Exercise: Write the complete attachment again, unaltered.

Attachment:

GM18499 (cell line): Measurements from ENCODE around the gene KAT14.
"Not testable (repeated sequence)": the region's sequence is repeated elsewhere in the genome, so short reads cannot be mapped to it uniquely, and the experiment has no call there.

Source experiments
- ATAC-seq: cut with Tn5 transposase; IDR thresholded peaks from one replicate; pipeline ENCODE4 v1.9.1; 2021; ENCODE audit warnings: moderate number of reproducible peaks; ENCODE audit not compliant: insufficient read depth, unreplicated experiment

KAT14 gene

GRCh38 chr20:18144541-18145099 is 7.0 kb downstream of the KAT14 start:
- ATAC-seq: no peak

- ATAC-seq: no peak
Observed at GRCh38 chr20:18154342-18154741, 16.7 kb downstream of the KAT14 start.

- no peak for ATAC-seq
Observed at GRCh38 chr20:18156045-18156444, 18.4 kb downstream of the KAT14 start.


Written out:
GM18499 (cell line): Measurements from ENCODE around the gene KAT14.
"Not testable (repeated sequence)": the region's sequence is repeated elsewhere in the genome, so short reads cannot be mapped to it uniquely, and the experiment has no call there.

Source experiments
- ATAC-seq: cut with Tn5 transposase; IDR thresholded peaks from one replicate; pipeline ENCODE4 v1.9.1; 2021; ENCODE audit warnings: moderate number of reproducible peaks; ENCODE audit not compliant: insufficient read depth, unreplicated experiment

KAT14 gene

GRCh38 chr20:18144541-18145099 is 7.0 kb downstream of the KAT14 start:
- ATAC-seq: no peak

- ATAC-seq: no peak
Observed at GRCh38 chr20:18154342-18154741, 16.7 kb downstream of the KAT14 start.

- no peak for ATAC-seq
Observed at GRCh38 chr20:18156045-18156444, 18.4 kb downstream of the KAT14 start.